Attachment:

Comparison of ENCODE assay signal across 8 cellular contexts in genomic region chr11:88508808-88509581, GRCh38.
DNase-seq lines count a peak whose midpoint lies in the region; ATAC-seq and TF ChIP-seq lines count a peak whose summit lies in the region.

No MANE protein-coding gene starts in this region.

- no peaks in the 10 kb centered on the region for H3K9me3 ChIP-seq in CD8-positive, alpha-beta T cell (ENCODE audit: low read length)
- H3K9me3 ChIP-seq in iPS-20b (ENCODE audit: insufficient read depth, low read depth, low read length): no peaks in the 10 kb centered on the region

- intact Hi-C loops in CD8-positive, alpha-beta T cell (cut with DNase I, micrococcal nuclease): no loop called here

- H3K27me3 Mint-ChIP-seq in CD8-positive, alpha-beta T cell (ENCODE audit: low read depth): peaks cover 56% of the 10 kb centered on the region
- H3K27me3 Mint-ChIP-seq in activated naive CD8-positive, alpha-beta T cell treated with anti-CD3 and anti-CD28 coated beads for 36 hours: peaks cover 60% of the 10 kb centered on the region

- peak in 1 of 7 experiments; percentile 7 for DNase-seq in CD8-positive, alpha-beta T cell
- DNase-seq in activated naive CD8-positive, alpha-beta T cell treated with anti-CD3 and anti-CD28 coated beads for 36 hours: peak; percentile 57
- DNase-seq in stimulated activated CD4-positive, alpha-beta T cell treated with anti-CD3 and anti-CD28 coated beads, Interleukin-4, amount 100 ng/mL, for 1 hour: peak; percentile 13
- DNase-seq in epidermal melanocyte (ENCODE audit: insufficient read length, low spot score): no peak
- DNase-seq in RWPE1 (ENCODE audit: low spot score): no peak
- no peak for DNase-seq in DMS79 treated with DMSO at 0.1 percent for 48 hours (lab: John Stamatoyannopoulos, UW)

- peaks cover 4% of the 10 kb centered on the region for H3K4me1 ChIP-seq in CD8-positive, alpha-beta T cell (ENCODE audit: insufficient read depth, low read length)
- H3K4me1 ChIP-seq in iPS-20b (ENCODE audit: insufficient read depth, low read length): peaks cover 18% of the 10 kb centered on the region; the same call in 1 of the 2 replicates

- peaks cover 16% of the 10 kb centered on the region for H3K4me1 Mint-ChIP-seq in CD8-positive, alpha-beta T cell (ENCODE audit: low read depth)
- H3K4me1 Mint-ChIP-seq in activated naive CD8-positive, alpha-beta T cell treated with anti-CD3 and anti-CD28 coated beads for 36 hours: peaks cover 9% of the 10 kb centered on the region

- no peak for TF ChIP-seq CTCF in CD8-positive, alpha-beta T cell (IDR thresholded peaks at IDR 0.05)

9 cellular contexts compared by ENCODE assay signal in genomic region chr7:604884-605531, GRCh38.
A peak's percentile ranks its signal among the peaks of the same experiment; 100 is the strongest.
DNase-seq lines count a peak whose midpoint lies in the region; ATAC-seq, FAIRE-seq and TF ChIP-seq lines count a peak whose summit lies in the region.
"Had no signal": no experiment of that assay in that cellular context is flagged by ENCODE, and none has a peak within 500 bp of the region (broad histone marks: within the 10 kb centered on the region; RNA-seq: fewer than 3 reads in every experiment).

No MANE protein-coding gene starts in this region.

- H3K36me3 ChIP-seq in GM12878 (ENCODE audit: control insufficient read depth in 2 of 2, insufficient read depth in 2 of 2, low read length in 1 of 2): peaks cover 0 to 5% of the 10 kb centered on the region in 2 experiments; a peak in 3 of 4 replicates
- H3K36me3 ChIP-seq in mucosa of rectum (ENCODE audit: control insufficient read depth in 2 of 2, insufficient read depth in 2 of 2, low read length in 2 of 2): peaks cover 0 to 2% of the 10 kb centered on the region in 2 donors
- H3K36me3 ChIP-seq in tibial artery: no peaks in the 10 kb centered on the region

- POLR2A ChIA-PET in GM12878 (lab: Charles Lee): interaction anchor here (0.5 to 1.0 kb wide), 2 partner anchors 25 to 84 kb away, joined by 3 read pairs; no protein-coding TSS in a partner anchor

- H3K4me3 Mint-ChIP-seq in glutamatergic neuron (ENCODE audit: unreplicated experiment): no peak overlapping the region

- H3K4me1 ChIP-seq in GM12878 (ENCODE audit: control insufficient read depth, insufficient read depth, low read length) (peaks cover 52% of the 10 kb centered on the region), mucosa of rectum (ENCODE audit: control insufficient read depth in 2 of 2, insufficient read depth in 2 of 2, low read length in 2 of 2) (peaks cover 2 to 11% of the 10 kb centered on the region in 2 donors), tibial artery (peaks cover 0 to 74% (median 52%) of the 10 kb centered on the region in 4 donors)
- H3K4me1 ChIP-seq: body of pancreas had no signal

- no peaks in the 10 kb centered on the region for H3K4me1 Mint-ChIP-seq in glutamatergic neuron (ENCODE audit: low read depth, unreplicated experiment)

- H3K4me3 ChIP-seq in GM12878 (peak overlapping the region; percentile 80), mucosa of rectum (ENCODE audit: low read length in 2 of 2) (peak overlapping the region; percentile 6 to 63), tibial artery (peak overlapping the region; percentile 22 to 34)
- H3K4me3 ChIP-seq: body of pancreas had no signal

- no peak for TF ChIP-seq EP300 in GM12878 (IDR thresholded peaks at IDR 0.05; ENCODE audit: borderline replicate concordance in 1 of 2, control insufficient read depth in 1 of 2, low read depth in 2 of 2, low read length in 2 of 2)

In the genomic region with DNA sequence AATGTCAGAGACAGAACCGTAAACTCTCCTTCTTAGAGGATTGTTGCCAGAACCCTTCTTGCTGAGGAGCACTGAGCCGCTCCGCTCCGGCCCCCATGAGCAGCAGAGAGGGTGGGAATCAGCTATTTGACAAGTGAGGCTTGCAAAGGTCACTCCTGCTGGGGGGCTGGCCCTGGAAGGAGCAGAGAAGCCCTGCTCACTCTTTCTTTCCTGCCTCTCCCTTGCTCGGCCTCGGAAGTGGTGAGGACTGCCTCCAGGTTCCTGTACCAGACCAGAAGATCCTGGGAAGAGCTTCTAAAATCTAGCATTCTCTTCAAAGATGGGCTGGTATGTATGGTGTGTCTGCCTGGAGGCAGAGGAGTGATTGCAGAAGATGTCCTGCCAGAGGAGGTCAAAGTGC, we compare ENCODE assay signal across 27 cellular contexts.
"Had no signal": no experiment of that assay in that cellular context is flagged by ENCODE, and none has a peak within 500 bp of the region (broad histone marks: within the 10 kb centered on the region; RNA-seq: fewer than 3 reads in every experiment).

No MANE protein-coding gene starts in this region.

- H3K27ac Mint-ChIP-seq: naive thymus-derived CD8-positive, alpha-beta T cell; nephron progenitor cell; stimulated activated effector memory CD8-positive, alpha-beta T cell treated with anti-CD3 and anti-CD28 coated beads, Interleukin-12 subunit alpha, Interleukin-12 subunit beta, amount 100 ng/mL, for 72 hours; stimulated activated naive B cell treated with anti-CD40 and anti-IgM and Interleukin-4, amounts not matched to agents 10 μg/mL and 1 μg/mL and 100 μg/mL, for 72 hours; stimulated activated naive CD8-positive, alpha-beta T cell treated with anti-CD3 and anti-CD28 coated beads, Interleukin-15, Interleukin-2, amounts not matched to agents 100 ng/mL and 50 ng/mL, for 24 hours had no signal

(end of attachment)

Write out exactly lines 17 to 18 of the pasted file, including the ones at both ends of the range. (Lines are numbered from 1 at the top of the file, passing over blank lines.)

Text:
- peaks cover 16% of the 10 kb centered on the region for H3K4me1 Mint-ChIP-seq in CD8-positive, alpha-beta T cell (ENCODE audit: low read depth)
- H3K4me1 Mint-ChIP-seq in activated naive CD8-positive, alpha-beta T cell treated with anti-CD3 and anti-CD28 coated beads for 36 hours: peaks cover 9% of the 10 kb centered on the region